BRATTLEBORO—Two shows at the Bennington Museum — “Engage” and “More Like You Than Not” — are a must-see for anyone who is interested in the areas of mental health, mental or physical disability, and the role that art can play in healing.
“Engage,” curated by Greensboro-based artist Paul Gruhler, is an exhibit of artwork by 35 Vermonters with mental or physical disabilities.
Much of the art on display was created under the auspices of Grass Roots Art and Community Effort. The organization, with the wonderful acronym of GRACE, is part of what has come to be known as the “progressive studio movement,” where those with disabilities or other needs not met by a traditional teaching environment may avail themselves of the space, materials, and encouragement of an intentional setting.
GRACE was founded in 1975 by artist Don Sunseri, an artist of international renown who, burnt out from many years teaching and disillusioned by the New York City art world, moved to Vermont in 1970.
Sunseri, who died in 2001, “worked in the kitchen at St. Johnsbury Convalescent Center, seeing the creative potential of the residents that surrounded him on a daily basis,” according to the exhibit catalog. “He started providing opportunities for them to make art, supplying them with materials, encouragement, and a supportive environment.”
The work in “Engage” ranges from the sophistication of Lyna Lou Nordstrom’s “Fragile Earth Theory,” which uses the collagraphic printmaking process and gives an embossed effect, here utterly spare and graceful; to the naiveté and simplicity of Gwendolyn Evans’s “Solitary Communion,” a compelling piece done in relief, since Evans is blind. It shows a woman opening her arms to a crescent moon against a blue-black starry sky.
I was drawn to William Morgan’s photograph, “Middle Road to Plainfield,” the whole scene bathed in an orange glow; and Steve Chase’s painting, “Dr. John,” which looks like it could have come out of the fauves, a portrait whose facial angles are distinctly outlined and multi-hued. It has strength and structure and at the same time a willful spontaneity.
I also was taken with two paintings by Alexis Kyriak, in part because she was such an arresting presence on the panel that took place on the day I visited the museum.
But the paintings, it turns out, are strong on their own merits: each painting is done in acrylic on canvas. Each is of a full-bodied woman emerging out of darkness; in the case of Matron, all is lit except the head, which has been painted out in black.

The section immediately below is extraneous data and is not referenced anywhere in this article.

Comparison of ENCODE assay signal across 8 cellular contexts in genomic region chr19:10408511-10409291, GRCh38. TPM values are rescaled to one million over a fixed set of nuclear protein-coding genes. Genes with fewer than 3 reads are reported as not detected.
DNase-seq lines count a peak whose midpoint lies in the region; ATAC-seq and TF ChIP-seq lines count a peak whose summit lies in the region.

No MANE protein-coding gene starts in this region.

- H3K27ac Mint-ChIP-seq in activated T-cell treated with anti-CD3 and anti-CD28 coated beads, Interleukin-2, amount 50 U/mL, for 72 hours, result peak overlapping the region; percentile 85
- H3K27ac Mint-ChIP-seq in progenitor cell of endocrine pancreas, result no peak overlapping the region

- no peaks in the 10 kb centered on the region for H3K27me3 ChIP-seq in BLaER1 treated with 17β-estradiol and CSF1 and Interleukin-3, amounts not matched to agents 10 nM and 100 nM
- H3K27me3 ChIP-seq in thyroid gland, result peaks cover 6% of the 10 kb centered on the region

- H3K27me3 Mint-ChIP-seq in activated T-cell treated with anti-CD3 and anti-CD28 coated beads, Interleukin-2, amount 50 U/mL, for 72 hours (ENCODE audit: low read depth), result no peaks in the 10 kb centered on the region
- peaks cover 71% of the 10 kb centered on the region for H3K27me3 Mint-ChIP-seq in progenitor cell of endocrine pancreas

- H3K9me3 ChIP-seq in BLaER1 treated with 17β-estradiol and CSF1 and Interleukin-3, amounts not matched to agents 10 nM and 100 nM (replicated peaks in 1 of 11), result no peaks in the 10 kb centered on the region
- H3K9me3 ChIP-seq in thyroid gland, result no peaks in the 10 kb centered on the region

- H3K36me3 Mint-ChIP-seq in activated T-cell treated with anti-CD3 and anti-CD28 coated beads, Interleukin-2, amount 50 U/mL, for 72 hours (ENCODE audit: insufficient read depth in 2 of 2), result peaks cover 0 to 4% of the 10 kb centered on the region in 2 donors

Perhaps the artist was simply unable to paint the face as she wished and this was a pique of frustration — in any case, it works esthetically, formally.
Perhaps, too, the blackening of this part of the physiognomy signifies the artist is not ready to have that much identity.
Of her work, Kyriak (who, unsurprisingly, did have art training as a young woman) said, “the process has been instrumental in my coming out of darkness,” but she has not “stepped back far enough to see myself in the art.”
She added, “Our gift [art-making] and what is within us that is light –– that is what makes the art.”
The panel was made up of Kyriak and two other artists represented in the “Engage” show: Robert Gold and Willow Bascom.
Robert Gold had been a dentist until a traumatic brain injury in 1996 changed his life. His piece in the show is a digitally altered photo of a scene out of the windshield of a car, “Barns Around Orwell.”
But, he said, thanks to vocational rehabilitation, he started using the computer and working in digital media, a change that has been freeing for him.
Healing started, he said, when he had “something positive to do every day.” When asked what he would like people to take away from his work, he said, “As my mobility becomes limited, I have become taken with what’s close — beauty is right next to you!”
Willow Bascom’s disability came about as a result of lupus, which settled in her fingers and had cognitive effects as well.
Her art takes something from Panamanian stitch work, which she saw while growing up in the country, as well as the art of Saudi Arabia, where she also spent time as a child.
Her piece in the show, as is the case with the illustrations in a children’s book that she had for sale, Paisley Pig and Friends: A Multicultural ABC, consist of whimsical line drawings of animals that are brightly colored. Lines ripple out from them and follow their contours, creating fanciful flat patterns.
She uses technology to make the process easier, as she scans in her line drawings and uses the computer to color them.
“I love when people say ‘Your art makes me smile!’ I was dark for a while and I got to find that ability in myself — that is what I like best,” Bascom said.
If you go to “Engage,” I recommend you take around with you the folder of artist statements as you look at the work. Context and the artist’s perspective matters — often the case, but especially so here.